Extremes Of Justice
As Congress prepares to make the Bush administration’s dream of retroactive telecom immunity come true, I can’t help but think of the vast legal gulf between the telecoms who will never need to defend themselves in court, and the Gitmo detainees who may never get the chance to.
On the one hand, the Bush administration, the GOP, and most of the Democratic leadership are working to ensure that the telecoms will be given blanket amnesty after clearing the laughably low hurdle of showing that the most dishonest government in American history told them their actions were lawful.
On the other, the Bush administration, the GOP, and 44 feckless Democrats (12 Sens., 32 Reps.) pushed through the Military Commissions Act which declared that the Gitmo prisoners were not entitled to a trial to contest their detention. Even after the Supreme Court ruled the MCA unconstitutional, President Bush expressed his intent to bypass their ruling legislatively. (Indeed, the MCA itself was just such a response to Hamdan v. Rumsfeld.) In the Republicans’ legal bizarro world – which far too many Democrats inhabit – a terrorist suspect’s rights are the exact mirror image of a telecom’s.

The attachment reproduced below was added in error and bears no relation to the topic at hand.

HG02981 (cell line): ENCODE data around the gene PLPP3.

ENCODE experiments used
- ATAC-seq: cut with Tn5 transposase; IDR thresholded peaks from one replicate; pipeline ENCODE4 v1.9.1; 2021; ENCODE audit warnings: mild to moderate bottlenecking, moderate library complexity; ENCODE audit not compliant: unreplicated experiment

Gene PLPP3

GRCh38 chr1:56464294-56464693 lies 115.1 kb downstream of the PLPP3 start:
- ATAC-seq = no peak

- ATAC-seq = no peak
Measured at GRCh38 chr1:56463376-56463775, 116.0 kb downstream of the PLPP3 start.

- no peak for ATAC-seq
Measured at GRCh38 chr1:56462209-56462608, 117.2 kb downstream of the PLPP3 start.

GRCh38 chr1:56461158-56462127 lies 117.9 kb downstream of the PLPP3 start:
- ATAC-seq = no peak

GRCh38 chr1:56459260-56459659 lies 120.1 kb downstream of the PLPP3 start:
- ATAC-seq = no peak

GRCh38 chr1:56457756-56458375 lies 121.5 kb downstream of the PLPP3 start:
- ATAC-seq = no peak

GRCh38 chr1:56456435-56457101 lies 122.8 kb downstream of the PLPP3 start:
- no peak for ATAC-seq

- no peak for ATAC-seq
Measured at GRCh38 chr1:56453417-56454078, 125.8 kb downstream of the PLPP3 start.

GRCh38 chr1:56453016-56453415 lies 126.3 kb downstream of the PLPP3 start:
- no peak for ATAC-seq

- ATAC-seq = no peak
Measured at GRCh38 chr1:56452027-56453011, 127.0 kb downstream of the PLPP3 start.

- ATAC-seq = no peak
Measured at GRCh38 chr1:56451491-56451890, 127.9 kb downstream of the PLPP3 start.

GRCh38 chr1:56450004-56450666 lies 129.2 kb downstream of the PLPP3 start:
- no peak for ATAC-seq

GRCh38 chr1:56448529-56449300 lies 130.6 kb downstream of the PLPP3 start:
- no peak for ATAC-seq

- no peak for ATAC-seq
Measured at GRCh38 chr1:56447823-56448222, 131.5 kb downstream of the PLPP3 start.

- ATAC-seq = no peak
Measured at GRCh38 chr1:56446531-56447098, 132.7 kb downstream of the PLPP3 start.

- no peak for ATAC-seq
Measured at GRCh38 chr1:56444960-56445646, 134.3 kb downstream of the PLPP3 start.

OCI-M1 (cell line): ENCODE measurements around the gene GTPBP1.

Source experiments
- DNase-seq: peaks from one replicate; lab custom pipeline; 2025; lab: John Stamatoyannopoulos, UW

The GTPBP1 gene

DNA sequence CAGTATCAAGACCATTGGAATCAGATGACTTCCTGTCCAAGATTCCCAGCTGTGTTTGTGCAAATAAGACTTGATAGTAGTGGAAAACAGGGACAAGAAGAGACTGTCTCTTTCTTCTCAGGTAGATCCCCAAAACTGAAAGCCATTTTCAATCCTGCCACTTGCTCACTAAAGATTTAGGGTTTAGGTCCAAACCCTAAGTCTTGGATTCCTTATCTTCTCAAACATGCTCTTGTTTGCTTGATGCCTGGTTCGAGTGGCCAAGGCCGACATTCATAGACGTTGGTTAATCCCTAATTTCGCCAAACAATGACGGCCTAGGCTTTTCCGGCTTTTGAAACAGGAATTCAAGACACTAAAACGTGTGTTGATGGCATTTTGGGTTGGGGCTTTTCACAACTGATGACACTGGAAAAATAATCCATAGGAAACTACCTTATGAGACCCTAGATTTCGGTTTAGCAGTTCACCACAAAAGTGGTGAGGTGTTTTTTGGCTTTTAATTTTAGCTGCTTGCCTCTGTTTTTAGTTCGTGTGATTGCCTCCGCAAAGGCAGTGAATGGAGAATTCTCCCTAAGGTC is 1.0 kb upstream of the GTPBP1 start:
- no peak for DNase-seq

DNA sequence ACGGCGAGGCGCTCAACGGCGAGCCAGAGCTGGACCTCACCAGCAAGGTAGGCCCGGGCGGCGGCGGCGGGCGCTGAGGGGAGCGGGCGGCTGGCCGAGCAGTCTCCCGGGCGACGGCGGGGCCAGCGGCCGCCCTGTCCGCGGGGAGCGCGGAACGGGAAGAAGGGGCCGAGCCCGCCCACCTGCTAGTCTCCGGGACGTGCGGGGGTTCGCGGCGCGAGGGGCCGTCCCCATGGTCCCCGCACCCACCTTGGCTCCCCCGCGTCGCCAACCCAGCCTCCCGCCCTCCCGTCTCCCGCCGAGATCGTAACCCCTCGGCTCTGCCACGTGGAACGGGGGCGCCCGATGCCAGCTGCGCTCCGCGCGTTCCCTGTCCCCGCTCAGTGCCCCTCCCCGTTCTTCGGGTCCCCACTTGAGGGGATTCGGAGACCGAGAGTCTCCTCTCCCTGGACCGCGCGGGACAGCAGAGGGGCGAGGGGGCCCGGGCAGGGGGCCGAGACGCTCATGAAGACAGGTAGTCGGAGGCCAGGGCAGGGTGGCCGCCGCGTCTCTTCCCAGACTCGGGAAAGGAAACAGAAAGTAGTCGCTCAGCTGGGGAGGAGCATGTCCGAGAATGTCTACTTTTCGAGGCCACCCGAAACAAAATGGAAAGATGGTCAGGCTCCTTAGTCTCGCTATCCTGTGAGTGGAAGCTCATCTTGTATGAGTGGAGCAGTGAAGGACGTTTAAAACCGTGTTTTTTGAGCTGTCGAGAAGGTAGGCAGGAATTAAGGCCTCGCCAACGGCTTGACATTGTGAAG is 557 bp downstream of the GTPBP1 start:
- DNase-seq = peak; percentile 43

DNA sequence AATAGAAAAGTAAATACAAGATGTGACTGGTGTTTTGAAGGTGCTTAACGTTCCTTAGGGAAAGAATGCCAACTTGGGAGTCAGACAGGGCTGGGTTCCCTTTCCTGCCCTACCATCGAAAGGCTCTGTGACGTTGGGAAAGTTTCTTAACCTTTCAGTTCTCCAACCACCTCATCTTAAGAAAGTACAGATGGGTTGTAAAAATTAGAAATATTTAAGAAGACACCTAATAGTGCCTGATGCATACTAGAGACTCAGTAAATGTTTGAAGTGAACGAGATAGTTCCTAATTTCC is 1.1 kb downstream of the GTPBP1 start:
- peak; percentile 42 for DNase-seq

Are the telecoms guilty? I think they probably are, but we’ll never know. Are the detainees innocent? I think many of them are, but if the Bush administration gets its way, we’ll never know that either.
Throw in the trumped-up, politically tainted prosecutions and convictions of Democrats like Georgia Thompson, Don Siegelman, and Paul Minor, the kid-glove treatment of Republican congressmen and allies like Jack Abramoff’s bribees, Halliburton/KBR, and Blackwater, and you have the state of "justice" under the Bush administration. It has as much in common with the true meaning of the word as the Gitmo detainees have in common with the telecoms.